When I begin a course at NYU, where I teach Interviewing Strategies, the first thing I do is have my students answer a question on a note-card. That question is, “Why are you on the planet?” My request is usually followed by a brief moment of silence as my students nervously and curiously glance around the room at each other, wondering if they had heard the question right. Inevitably, one brave soul slowly inches his or her hand into the air to confirm what I wanted from them. Once the question is confirmed, they begin to address the task at hand and write down why they are on the planet. Some write vigorously while complaining that their isn’t enough room on the card, others write a couple of bullet points down and look at me like I’m the nutty professor, while others just sit there staring into space without any clue as to how to answer it. In truth, discovering the why of our choices from careers, to romance or where to live is a difficult task if authentically addressed. The reality is that we are all conditioned to believe in certain things based on information that we are given from “outside” influences like parents, religions, advertising, older sisters and brothers and the like. During an NYU class discussion, one student said that he was on the planet to make as much money as possible. I chuckled at his straightforward answer, but was grateful for his honesty. When I asked him why this was his goal, he just said that it is what he should do. I again asked him why, and after a brief silence, he admitted that he didn’t really know.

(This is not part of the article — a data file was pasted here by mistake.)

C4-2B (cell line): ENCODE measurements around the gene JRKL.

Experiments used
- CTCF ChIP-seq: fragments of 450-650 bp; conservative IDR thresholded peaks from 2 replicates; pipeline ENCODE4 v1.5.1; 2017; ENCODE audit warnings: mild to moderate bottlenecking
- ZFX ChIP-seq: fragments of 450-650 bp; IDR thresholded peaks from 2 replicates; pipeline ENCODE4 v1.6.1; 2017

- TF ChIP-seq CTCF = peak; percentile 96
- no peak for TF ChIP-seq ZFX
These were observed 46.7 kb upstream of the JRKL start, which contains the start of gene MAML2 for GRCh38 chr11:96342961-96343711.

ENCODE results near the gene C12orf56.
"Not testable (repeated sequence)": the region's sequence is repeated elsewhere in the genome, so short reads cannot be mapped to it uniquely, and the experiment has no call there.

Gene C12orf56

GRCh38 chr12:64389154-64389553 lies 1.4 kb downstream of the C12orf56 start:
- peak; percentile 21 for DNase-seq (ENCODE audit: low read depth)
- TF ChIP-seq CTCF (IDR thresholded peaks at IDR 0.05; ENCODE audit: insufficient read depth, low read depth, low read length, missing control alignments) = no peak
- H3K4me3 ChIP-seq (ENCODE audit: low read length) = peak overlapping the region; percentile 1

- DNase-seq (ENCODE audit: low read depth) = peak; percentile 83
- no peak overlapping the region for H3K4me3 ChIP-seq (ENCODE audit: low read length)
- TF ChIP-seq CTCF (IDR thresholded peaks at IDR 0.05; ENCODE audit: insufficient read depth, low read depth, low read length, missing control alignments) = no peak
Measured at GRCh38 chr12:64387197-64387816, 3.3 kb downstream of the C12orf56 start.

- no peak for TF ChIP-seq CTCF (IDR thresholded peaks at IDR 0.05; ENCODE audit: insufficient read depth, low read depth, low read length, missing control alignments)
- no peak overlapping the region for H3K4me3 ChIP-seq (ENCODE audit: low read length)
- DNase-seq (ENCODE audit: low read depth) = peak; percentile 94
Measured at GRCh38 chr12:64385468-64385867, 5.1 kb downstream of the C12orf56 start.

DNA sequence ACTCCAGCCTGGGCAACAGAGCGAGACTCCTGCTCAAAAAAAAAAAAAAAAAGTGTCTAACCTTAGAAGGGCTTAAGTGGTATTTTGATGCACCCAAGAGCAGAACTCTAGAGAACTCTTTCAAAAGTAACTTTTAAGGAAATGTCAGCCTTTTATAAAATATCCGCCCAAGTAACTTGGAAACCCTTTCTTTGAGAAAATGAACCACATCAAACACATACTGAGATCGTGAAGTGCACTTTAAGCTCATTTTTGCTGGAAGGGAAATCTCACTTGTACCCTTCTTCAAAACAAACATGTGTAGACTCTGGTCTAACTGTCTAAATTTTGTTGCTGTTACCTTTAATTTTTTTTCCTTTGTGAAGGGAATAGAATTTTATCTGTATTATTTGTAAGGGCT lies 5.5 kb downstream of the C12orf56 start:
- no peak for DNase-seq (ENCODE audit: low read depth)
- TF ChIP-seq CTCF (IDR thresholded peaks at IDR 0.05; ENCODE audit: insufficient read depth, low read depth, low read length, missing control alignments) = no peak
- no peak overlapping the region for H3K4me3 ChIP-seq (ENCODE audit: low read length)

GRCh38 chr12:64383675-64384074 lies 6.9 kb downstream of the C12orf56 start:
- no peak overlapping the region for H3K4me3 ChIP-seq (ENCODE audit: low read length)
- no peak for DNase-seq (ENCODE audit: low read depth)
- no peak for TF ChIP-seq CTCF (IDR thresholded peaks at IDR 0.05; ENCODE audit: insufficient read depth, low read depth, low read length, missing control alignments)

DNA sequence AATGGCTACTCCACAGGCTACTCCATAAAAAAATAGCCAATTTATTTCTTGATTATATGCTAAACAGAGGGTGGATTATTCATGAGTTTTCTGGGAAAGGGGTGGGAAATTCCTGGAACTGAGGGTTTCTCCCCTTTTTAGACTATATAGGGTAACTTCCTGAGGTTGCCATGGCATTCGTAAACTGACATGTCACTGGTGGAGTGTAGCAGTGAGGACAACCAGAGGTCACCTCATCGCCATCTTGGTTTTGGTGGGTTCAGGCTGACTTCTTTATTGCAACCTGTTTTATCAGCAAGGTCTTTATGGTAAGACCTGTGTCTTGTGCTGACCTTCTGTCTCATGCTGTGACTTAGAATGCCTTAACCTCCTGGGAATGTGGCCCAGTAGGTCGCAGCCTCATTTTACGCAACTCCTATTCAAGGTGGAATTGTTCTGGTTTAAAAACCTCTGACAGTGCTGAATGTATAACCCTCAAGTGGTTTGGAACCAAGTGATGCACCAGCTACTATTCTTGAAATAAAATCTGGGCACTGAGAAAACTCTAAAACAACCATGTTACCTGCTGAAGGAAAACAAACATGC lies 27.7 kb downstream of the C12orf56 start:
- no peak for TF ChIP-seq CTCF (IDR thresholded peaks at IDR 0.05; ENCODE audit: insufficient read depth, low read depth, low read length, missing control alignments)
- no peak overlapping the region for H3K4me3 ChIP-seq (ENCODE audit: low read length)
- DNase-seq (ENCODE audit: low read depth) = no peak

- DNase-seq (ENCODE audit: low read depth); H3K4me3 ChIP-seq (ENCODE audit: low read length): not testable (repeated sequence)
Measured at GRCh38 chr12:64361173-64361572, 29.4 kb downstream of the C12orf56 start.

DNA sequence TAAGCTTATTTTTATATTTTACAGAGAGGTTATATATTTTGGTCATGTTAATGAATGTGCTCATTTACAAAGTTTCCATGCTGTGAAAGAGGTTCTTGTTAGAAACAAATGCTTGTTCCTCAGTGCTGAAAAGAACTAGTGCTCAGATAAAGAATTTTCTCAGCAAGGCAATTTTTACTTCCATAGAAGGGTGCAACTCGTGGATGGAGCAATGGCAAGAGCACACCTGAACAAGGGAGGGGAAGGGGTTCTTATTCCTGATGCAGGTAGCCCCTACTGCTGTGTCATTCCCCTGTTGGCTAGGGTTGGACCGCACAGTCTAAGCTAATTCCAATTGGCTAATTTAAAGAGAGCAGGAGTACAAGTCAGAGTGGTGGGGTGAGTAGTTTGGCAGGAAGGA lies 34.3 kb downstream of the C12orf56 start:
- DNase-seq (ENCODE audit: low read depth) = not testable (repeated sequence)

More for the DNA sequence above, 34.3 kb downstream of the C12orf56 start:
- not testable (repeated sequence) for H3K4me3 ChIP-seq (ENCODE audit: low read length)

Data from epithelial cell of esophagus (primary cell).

And herein lies the ultimate challenge that I face as a Career Consultant. It is not to say that one choice is necessarily better than another, but to guide whoever is in front of me to know why they have chosen their career. In doing so, they are instantly propelled into a more meaningful job. By answering the why, a person finds substance and meaning, even if they have discovered that they are not in the careers that they want. This awareness is valuable because it serves as a catalyst to change; either to find value in their current career or by changing careers. By the end of the seven weeks, the student mentioned above still wanted to make as much money as possible. Yet, he had changed his perspective and decided that along with that goal, he needed to develop deeper relationships as well in order to have fulfillment in that quest. I look forward to begining the discovery process with you soon.
Spend some time thinking about why you are on the planet.
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